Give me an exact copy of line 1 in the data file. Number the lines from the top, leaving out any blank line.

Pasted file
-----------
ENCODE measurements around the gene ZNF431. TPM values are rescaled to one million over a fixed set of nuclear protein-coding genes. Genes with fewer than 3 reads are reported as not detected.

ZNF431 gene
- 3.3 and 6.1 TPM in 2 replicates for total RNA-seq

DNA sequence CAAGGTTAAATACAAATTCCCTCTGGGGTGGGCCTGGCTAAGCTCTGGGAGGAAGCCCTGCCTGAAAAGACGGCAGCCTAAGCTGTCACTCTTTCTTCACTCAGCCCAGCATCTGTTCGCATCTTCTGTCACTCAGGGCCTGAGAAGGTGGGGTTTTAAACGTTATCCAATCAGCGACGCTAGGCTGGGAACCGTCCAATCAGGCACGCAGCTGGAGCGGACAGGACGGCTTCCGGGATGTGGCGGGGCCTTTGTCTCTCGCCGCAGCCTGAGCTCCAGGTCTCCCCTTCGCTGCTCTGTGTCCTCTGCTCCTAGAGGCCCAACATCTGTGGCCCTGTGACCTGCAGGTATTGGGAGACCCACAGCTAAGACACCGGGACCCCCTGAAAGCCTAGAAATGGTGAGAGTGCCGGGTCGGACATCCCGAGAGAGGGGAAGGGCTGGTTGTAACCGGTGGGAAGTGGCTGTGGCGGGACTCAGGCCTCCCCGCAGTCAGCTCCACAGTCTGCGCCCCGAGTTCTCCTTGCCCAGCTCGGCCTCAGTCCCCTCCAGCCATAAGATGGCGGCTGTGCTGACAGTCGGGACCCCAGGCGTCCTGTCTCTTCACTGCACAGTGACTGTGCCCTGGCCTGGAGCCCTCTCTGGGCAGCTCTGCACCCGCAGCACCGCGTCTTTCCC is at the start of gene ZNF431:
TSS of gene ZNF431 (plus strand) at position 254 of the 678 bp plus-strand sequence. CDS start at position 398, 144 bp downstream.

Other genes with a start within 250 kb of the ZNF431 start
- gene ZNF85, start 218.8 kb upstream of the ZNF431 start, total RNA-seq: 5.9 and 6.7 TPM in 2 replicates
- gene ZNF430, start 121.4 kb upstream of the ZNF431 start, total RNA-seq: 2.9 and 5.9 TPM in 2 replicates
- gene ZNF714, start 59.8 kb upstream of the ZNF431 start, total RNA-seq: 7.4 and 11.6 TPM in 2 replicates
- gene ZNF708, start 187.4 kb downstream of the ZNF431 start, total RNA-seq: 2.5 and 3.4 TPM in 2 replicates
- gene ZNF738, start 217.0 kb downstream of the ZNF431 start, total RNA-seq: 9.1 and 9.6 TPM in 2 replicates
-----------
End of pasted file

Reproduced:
ENCODE measurements around the gene ZNF431. TPM values are rescaled to one million over a fixed set of nuclear protein-coding genes. Genes with fewer than 3 reads are reported as not detected.